I don't use synthetic fertilizer either, but not for the ideological reasons that some gardeners fervently preach. I simply want to improve my soil for the long haul, and by composting my clippings and using organic fertilizer, the organic matter improves my soil with each branch or pulled weed. Why would I want to throw free fertilizer on the street?

In especially rainy summers, we'll have so many baby treefrogs that it's hard to walk without stepping on some. Every ginger or Alocasia leaf will have it's own tiny green inhabitant, peeking out from the rain filled leaf axil, and bromeliads house entire condominiums filled with frogs, ready to gobble up all of those insects that I patiently let live another day. Competition is fierce for an infant treefrog, so the more insects that reside in my garden, all the better for my froggy friends. A greater variety of plants in the garden makes for even more froggy hiding places.

Those frogs also contribute to the dinner plate of the lizards, snakes, and birds of the garden, so by keeping those insects around and feeding the treefrogs, I've also made my garden much more appealing for black racer snakes, red tailed hawks and blue tailed skinks.

By putting up with a few weeks of ragged leaves, I'm rewarded with an ever increasing array of wildlife right outside the back door. I used to drive out to state parks in search of wildlife. Now I can just look out the window whenever I visit the garden!

All in all, I want to make the world a better place one turtle at a time.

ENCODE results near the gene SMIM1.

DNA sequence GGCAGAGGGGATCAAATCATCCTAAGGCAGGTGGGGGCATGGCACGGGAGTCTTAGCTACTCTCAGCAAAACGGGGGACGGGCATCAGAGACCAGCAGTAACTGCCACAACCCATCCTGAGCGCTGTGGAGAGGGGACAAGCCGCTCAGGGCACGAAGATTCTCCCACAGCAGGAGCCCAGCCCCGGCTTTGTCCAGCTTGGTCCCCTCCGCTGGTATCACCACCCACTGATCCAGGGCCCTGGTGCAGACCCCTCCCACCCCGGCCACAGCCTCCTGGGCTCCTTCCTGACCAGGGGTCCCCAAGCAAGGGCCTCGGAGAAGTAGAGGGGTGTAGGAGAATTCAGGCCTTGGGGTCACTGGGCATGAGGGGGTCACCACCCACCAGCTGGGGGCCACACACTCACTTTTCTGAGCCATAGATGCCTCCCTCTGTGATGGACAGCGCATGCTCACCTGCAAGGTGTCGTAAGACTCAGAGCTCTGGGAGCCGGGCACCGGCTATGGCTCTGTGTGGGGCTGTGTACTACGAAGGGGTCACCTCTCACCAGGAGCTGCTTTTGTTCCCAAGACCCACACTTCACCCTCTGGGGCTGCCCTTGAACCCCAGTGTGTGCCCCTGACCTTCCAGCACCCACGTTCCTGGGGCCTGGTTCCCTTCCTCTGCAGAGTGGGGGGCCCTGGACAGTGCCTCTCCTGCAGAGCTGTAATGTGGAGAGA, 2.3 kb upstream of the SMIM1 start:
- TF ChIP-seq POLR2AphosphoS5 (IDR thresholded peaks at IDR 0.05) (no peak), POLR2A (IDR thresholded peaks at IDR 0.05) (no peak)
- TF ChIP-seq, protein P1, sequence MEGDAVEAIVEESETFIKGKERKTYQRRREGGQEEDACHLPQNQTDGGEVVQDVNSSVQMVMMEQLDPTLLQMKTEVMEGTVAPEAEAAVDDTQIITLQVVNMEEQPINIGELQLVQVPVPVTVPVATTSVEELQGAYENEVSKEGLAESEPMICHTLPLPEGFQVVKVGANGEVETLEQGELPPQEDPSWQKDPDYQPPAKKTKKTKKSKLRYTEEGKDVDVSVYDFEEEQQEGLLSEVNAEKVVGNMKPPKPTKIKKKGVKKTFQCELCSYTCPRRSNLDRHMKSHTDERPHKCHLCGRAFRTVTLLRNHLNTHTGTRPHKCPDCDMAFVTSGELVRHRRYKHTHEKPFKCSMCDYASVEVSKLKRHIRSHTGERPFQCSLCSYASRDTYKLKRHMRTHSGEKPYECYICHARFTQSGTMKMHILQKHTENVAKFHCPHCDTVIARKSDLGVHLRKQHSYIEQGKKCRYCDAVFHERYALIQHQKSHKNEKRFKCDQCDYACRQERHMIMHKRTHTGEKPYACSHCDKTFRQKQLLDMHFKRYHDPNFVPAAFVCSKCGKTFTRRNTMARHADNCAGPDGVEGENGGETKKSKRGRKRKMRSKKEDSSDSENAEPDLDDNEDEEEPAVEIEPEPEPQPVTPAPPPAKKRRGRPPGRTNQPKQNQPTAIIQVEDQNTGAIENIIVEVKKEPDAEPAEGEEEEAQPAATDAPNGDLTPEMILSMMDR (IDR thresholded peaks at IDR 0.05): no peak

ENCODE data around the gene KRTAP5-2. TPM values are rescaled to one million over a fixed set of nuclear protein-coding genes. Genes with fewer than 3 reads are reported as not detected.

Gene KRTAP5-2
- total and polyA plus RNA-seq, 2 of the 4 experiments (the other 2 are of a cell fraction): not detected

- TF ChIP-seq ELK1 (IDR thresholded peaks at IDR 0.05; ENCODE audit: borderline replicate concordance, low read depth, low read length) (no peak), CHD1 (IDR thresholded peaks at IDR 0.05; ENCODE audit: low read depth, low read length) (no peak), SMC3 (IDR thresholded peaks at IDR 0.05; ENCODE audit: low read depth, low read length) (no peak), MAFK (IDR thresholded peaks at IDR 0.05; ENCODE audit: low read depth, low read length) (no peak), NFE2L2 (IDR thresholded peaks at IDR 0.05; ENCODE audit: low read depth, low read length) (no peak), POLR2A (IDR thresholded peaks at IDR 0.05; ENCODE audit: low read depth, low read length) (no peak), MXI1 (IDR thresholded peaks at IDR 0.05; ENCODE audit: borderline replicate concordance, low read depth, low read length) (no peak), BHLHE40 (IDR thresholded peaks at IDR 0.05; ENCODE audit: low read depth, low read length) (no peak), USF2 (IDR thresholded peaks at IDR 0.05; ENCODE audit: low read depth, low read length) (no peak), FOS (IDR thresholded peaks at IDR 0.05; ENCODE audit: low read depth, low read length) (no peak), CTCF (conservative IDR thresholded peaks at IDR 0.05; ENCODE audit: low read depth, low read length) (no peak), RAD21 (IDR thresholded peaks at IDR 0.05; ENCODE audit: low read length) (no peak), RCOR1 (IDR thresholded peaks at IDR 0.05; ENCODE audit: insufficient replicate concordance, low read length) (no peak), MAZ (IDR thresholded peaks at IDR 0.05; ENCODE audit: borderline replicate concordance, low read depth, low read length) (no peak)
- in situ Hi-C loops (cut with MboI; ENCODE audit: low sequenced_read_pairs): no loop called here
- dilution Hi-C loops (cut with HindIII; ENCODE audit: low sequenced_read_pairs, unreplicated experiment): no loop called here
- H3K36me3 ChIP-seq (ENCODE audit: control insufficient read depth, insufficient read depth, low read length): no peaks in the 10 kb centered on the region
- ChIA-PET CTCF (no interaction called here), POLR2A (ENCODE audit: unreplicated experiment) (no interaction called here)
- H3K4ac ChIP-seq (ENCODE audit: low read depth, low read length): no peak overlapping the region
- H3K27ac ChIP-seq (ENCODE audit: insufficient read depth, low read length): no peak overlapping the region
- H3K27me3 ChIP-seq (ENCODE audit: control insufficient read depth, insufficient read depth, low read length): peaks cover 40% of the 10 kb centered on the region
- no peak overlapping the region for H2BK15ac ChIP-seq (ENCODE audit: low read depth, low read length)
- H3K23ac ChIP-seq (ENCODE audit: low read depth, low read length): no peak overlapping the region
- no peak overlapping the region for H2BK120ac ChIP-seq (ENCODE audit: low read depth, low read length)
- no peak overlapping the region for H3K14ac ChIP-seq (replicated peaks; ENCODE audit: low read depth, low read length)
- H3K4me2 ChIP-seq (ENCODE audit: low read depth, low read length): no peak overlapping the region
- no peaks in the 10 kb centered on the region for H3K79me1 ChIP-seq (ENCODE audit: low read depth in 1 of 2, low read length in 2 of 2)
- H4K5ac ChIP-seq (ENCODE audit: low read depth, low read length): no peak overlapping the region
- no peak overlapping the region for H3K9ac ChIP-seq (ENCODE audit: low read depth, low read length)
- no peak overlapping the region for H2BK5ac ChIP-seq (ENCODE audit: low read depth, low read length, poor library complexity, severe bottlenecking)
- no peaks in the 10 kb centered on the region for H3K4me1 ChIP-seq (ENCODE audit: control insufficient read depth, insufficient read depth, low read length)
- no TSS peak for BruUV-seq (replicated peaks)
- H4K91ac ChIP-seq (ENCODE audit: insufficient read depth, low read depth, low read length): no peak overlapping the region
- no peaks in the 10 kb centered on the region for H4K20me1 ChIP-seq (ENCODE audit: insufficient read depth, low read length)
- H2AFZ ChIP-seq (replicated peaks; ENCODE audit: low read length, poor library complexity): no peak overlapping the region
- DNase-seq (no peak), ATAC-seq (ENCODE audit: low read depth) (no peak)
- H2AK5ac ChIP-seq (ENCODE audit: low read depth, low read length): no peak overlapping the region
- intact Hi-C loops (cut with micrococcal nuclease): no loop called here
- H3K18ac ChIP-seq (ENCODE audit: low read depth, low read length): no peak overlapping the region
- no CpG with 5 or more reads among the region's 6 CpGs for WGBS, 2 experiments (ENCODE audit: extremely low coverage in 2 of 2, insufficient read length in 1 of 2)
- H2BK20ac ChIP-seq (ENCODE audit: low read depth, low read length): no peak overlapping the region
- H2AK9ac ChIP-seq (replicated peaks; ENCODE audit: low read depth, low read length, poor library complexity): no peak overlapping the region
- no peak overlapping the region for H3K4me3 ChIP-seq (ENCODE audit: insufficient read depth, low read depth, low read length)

Head on over to Jan Huston Doble's blog Thanks for Today for her Gardeners' Sustainable Living Project and win some prizes!


  1. Sheldon is so adorable it almost hurts...:)

  2. I completely agree. While I don't have the wildlife you have (at least not yet), I do have a few fence lizards and a couple of praying mantis that like to hang out in my garden. Mostly, though, I garden organically because I try my best to study systems of life and how the whole is stronger than its parts. You don't get systems of life by killing half of them. I don't use synthetic fertilizers because I see them sort of like meth for plants. Sure they grow faster, but at what cost to their long term health and the long term health of the soil? By keeping everything natural, I learn more about the natural system, keep the whole healthier, and guarantee the health of my living soil for the long term.

  3. Love your approach here. Well said.

    So what did you do with Sheldon?

  4. Very, very good points, including how you think for yourself outside the left-right political cage / trap. But especially since this is a garden blog, how you noted this being a common-sense issue to be "green"...everyone wins!

  5. Very well said and I do agree although I have been known to squish a few grasshoppers who are eying my lettuce!